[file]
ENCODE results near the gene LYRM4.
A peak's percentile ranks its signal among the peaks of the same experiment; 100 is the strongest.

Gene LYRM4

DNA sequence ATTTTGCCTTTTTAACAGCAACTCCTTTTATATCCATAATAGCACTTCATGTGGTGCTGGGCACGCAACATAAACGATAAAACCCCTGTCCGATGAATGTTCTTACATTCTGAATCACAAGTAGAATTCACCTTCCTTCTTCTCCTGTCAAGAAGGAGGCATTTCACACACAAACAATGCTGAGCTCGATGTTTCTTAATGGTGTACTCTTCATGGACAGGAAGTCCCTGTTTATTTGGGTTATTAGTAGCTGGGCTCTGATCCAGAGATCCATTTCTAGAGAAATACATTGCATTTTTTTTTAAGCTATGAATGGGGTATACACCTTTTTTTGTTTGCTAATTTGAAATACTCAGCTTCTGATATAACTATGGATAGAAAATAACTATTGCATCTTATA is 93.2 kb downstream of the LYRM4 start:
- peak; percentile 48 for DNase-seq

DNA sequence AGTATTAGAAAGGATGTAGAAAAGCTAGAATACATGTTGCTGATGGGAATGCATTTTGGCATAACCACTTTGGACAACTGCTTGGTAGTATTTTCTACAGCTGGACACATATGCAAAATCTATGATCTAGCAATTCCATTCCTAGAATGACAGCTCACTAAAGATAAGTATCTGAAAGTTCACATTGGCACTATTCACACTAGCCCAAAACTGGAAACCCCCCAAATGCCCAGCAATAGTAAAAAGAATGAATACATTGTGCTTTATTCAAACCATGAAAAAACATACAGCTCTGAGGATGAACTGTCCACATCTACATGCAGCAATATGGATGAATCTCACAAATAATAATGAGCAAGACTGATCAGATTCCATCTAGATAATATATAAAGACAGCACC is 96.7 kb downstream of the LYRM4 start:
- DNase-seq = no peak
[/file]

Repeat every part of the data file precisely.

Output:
ENCODE results near the gene LYRM4.
A peak's percentile ranks its signal among the peaks of the same experiment; 100 is the strongest.

Gene LYRM4

DNA sequence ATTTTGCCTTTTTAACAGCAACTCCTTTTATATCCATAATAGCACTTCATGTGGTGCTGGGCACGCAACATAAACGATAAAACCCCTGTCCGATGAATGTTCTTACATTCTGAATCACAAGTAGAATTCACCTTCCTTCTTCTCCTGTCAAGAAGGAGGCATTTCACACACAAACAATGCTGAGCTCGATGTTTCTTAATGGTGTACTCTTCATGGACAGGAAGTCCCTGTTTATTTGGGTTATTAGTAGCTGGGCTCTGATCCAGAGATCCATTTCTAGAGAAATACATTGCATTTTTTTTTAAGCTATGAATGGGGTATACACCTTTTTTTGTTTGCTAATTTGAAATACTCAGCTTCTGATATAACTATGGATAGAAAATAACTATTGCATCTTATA is 93.2 kb downstream of the LYRM4 start:
- peak; percentile 48 for DNase-seq

DNA sequence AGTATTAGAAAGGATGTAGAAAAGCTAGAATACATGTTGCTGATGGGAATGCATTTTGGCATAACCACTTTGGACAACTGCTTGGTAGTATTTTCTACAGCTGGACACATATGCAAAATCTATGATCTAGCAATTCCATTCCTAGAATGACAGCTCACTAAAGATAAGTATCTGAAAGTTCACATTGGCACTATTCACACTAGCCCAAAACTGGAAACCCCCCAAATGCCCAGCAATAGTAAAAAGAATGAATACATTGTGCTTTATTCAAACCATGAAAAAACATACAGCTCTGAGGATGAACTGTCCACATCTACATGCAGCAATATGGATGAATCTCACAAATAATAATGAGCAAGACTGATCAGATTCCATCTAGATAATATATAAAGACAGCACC is 96.7 kb downstream of the LYRM4 start:
- DNase-seq = no peak